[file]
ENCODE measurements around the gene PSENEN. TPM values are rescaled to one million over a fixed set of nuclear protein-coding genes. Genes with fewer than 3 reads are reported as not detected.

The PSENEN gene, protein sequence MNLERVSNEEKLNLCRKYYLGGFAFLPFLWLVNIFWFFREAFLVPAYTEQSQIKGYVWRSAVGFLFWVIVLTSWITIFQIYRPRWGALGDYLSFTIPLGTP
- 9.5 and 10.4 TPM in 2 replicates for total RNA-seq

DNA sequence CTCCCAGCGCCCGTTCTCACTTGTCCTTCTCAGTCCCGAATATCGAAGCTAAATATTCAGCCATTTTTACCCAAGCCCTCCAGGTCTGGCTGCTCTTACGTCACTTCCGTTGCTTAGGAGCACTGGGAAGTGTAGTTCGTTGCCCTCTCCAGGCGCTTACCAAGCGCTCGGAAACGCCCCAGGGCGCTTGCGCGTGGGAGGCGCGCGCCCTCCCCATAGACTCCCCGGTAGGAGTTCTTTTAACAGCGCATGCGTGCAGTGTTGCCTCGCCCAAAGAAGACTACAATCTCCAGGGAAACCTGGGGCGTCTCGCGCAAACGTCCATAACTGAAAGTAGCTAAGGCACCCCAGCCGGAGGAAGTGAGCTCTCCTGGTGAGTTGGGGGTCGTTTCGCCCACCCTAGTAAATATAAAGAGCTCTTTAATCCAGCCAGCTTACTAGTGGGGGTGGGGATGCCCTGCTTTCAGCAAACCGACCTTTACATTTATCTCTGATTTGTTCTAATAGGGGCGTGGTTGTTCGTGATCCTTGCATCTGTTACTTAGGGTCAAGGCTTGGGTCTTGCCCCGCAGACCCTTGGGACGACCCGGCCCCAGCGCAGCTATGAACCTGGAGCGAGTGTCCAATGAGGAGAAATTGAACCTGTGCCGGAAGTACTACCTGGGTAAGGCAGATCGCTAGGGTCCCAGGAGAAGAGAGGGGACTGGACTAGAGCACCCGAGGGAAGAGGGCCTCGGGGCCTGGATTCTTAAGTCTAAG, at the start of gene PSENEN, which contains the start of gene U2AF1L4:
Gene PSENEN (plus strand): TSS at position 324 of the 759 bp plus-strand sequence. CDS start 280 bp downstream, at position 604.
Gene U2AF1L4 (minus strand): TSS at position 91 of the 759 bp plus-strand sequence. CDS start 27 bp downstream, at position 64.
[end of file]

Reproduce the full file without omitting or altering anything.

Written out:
ENCODE measurements around the gene PSENEN. TPM values are rescaled to one million over a fixed set of nuclear protein-coding genes. Genes with fewer than 3 reads are reported as not detected.

The PSENEN gene, protein sequence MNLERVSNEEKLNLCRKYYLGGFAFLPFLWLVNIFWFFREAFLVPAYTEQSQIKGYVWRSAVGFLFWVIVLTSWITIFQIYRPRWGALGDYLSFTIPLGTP
- 9.5 and 10.4 TPM in 2 replicates for total RNA-seq

DNA sequence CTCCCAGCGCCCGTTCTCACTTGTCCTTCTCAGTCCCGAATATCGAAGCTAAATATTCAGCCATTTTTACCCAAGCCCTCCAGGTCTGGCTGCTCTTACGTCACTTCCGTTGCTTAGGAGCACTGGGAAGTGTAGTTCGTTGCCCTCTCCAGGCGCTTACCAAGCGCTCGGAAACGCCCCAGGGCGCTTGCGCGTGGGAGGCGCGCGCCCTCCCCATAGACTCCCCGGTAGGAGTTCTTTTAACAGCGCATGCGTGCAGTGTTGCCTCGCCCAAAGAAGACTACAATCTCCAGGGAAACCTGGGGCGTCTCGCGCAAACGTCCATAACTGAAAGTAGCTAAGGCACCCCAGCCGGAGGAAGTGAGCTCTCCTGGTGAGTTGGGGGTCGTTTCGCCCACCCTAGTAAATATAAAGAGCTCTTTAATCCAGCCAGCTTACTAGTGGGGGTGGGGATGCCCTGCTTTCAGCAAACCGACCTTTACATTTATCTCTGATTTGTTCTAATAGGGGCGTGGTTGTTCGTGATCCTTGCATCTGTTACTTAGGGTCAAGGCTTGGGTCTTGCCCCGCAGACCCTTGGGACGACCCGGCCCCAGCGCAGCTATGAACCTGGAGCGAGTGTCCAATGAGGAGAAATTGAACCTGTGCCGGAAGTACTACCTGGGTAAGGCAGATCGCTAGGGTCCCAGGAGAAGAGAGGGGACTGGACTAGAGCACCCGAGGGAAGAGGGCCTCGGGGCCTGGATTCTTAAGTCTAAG, at the start of gene PSENEN, which contains the start of gene U2AF1L4:
Gene PSENEN (plus strand): TSS at position 324 of the 759 bp plus-strand sequence. CDS start 280 bp downstream, at position 604.
Gene U2AF1L4 (minus strand): TSS at position 91 of the 759 bp plus-strand sequence. CDS start 27 bp downstream, at position 64.